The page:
FOX Sports 1 also allowed Suarez to try to commentate in Spanish briefly. I know that this was received positively by some viewers on Twitter (I saw at least a couple of positive tweets and one was aired on the broadcast). Whether the rest of the viewership felt that way is anyone’s guess. Watching it reminded me of the time TBS cut over to the Fuji TV broadcast team on lap 100 of the 1997 NASCAR Special Suzuka Thunder 125.
Knowing how the race went Saturday, it’s not surprising that it was interrupted by a caution. This was when Tommy Joe Martins hit the wall in turn 2. Of the 11 cautions thrown Saturday, this was probably the one that needed to happen the least outside of the competition caution.
Speaking of cautions, I was not a fan of how FOX Sports 1 handled the mess at the end of stage one. Austin Cindric won the stage en route to his second victory of the year (he already has eight more playoff points than anyone else). They then chose to go to commercial so quickly that they didn’t make note of Jesse Little’s crash. At the time of the incident, Little was directly in front of Cindric (he was the last driver on the lead lap). They could have waited a couple of seconds and covered that crash live. As it stands, I only found out about the wreck after the commercial break. That just doesn’t seem right.
Like the other four Xfinity races this season, the race didn’t finish before the end of the scheduled timeslot. Viewers only got a couple of quick interviews with Cindric and Justin Allgaier before leaving Phoenix to get to the television premiere of Blink of an Eye.
Admittedly, I was happy to see that film on television, but I didn’t need to take notes on it. I already saw the movie when it was in theaters as part of a single-night engagement put on by Fathom Events. I still remember sitting next to a guy in his 40s or 50s that was wearing a Natalie Decker hat. My thoughts on the film were published in an edition of the Frontstretch Newsletter in late 2019. Generally speaking, I think it’s better than the book it’s based on, but I also don’t think it’s quite the tear-jerker that FOX Sports 1 made it out to be during the race.
Overall, I enjoyed the race. There was more action to be had Saturday than on Sunday due to a package that allows cars to race side-by-side more easily. That said, there’s some over-aggressiveness on the grid right now, and that’s leading to more shenanigans than necessary.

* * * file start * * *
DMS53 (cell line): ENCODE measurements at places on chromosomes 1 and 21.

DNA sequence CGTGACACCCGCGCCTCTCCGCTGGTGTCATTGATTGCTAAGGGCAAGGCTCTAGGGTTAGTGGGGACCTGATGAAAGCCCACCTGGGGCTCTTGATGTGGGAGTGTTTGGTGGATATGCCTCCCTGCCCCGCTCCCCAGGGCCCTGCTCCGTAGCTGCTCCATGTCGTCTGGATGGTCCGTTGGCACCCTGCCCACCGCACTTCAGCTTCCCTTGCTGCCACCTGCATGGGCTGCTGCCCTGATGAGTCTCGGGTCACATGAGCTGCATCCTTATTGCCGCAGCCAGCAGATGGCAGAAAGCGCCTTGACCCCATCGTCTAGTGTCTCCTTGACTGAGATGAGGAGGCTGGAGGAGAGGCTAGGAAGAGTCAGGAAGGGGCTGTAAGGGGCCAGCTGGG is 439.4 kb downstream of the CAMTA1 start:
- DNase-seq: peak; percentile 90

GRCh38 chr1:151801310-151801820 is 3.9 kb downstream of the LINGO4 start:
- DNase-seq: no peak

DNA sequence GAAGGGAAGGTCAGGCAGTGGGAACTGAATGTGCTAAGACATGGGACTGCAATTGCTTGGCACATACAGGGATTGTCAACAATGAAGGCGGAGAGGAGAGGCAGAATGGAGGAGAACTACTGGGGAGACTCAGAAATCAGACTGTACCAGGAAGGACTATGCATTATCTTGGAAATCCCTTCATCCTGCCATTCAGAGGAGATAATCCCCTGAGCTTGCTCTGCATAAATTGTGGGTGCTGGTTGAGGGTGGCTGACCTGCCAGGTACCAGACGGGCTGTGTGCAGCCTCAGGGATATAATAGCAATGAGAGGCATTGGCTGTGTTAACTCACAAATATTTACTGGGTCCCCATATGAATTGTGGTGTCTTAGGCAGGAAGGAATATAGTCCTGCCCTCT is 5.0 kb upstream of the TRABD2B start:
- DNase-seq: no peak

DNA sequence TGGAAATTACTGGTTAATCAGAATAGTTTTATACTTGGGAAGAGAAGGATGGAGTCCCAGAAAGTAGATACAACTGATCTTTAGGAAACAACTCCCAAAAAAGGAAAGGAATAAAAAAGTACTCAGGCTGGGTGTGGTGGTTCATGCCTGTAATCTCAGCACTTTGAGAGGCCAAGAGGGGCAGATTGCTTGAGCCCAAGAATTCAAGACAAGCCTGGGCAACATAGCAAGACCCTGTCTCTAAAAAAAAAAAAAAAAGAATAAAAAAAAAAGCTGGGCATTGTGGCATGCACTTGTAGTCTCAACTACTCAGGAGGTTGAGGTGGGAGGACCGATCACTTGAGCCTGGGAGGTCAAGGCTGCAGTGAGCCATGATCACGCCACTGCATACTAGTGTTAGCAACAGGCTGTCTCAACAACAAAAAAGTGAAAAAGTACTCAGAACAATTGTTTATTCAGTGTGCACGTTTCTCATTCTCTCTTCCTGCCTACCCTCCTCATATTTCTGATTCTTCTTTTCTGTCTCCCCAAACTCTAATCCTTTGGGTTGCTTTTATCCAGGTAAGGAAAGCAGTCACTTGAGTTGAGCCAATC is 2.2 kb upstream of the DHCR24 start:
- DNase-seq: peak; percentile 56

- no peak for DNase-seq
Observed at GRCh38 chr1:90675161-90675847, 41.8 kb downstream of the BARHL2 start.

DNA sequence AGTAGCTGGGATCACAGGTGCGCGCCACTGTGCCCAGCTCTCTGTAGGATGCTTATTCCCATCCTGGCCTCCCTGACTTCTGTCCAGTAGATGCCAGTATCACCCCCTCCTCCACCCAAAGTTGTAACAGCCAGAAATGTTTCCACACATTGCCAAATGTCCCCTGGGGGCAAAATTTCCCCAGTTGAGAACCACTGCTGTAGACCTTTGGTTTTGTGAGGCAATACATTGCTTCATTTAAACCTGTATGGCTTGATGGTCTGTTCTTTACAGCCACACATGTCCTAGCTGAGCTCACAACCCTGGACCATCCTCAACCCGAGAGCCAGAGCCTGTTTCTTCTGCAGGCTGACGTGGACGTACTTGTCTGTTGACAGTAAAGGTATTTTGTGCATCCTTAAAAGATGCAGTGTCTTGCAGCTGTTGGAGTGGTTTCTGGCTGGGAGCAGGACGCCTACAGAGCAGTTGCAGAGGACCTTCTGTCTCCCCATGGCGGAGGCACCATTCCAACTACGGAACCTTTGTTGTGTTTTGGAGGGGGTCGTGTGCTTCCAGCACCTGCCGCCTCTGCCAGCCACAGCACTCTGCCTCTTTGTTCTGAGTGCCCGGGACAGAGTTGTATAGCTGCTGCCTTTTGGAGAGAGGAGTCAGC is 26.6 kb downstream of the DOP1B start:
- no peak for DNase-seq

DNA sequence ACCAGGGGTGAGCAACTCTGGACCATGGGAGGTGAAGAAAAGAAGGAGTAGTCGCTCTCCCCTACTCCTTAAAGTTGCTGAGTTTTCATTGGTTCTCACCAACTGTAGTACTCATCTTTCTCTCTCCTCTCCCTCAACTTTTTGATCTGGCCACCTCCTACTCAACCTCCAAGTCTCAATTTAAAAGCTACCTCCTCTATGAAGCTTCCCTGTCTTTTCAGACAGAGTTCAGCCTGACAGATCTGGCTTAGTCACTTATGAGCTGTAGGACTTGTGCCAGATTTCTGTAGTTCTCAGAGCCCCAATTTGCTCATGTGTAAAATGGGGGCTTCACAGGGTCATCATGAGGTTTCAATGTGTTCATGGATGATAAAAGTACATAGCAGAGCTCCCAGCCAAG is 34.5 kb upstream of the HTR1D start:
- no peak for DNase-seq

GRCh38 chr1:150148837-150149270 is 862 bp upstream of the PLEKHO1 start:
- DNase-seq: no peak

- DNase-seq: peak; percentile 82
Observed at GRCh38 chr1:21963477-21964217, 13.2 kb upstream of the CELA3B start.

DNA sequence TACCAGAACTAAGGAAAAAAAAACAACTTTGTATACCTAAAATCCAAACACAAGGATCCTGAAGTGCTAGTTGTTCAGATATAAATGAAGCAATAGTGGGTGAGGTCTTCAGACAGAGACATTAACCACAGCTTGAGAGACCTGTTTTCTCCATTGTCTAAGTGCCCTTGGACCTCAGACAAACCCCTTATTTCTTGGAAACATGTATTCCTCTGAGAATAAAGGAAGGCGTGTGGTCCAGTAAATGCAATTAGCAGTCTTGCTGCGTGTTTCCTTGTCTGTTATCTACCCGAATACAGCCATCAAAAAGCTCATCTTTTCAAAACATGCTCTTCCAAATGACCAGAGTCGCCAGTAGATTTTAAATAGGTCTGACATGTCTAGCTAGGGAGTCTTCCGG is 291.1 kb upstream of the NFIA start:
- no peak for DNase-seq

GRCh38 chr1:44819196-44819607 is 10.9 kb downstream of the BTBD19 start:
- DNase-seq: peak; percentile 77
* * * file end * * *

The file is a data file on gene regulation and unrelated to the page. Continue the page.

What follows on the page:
I was not a fan of some of the moves that FOX Sports 1 made on the broadcast, as noted above. Suarez and Logano did a good job in the booth and should both get more reps up there. As of now, Suarez doesn’t have another race in the booth this year, while Logano still has two remaining.
That’s all for this week. Next weekend, NASCAR will hold a tripleheader at Atlanta Motor Speedway. Meanwhile, IMSA will be back in action at Sebring for the Mobil 1 12 Hours of Sebring. Finally, Monster Energy AMA Supercross completes their three-race swing at AT&T Stadium in Texas. TV listings are in the TV tab above.
I will provide critiques of the Cup and Xfinity races from Atlanta for next week’s edition of Couch Potato Tuesday here at Frontstretch. For the Critic’s Annex this week, I’m going to talk about Friday night’s ARCA Menards Series/ARCA Menards Series West General Tire 150, which aired on MAVTV and NBC Sports’ TrackPass.
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About the author
Phil Allaway has three primary roles at Frontstretch. He's the manager of the site's FREE e-mail newsletter that publishes Monday-Friday and occasionally on weekends. He keeps TV broadcasters honest with weekly editions of Couch Potato Tuesday and serves as the site's Sports Car racing editor.
Outside of Frontstretch, Phil is the press officer for Lebanon Valley Speedway in West Lebanon, N.Y. He covers all the action on the high-banked dirt track from regular DIRTcar Modified racing to occasional visits from touring series such as the Super DIRTcar Series.